Education significantly improves mental functioning in seniors even four decades after finishing school, shows a new study published in the journal Demography by researchers at the International Institute for Applied Systems Analysis (IIASA) and the University of Linz.
European populations are growing older on average, a trend that could pose serious challenges to health care, budgets, and economic growth.
As a greater proportion of a country’s population grows into old age, average cognition levels and national productivity tend to decline, and the incidence of dementia increases.
“Finding ways to improve the cognition of seniors is of central importance to the economic well-being of aging countries,” says IIASA researcher Vegard Skirbekk, who worked on the study with researchers Nicole Schneeweis and Rudolf Winter Ebmer at Linz University
The study examined variation in years of schooling arising from compulsory educational reforms implemented in six European countries during the 1950s and 1960s, measuring mental functioning in seniors with various levels of schooling.
It shows that the burden of demographic change is likely to depend more on how healthy and mentally fit people are at different ages than on the exact age structure of people in a population. The study also shows that education tends to significantly boost brain function, and that this effect persists as a person ages.
The study shows that people who attended school for longer periods because of new regulations performed better in terms of cognitive functioning than those who did not. Using data from individuals aged around 60 from the Survey of Health, Aging and Retirement in Europe, the researchers found a positive impact of schooling on memory scores.
The fact that young people or their parents did not choose whether to go longer to school strongly suggests that schooling is the cause rather than personal characteristics that would affect this choice and could also explain the differences in cognitive function.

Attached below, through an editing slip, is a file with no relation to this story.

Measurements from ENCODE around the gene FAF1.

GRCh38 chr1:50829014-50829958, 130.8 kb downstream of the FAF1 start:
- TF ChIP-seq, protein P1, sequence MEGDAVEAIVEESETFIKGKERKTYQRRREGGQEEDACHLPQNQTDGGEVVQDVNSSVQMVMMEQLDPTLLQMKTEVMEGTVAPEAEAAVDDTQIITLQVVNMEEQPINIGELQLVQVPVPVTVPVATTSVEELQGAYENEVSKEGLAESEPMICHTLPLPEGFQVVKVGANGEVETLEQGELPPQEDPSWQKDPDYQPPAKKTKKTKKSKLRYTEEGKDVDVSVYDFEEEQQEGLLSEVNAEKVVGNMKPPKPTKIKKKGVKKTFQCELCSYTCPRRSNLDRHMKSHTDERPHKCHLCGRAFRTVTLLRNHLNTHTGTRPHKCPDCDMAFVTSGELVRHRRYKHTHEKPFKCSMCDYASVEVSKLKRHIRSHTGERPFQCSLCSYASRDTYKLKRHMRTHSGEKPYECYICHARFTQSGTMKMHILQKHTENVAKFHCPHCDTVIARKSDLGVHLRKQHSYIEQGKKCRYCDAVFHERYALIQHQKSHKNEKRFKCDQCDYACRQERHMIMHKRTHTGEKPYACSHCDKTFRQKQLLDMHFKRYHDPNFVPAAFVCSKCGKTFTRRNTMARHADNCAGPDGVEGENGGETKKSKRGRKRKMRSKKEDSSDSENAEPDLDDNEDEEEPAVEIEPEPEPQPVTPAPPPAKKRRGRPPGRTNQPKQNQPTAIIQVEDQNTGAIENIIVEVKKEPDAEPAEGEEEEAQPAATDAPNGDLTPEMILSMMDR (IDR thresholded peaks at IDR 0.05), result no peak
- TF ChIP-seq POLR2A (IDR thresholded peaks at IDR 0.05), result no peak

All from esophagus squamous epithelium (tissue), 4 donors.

“Examining the variation in compulsory schooling was key.” It allowed us to find out that education was the cause of better cognitive function, and not a simple correlation,” says Winter-Ebmer.
Furthermore, the study finds evidence for a protective effect of schooling for the brain: more education slows cognitive decline. The researchers say that education can be an important measure for maintaining cognitive functioning and protecting against cognitive decline, thereby alleviating the challenges that population aging would otherwise present.
Nicole Schneeweis, Vegard Skirbekk, Rudolf Winter-Ebmer (2014). Does Education Improve Cognitive Performance Four Decades After School Completion? Demography, February 2014 http://link.springer.com/article/10.1007%2Fs13524-014-0281-1
For more information please contact:
T +43(0) 2236 807 378
IIASA is an international scientific institute that conducts research into the critical issues of global environmental, economic, technological, and social change that we face in the twenty-first century. Our findings provide valuable options to policy makers to shape the future of our changing world. IIASA is independent and funded by scientific institutions in Africa, the Americas, Asia, Oceania, and Europe. www.iiasa.ac.at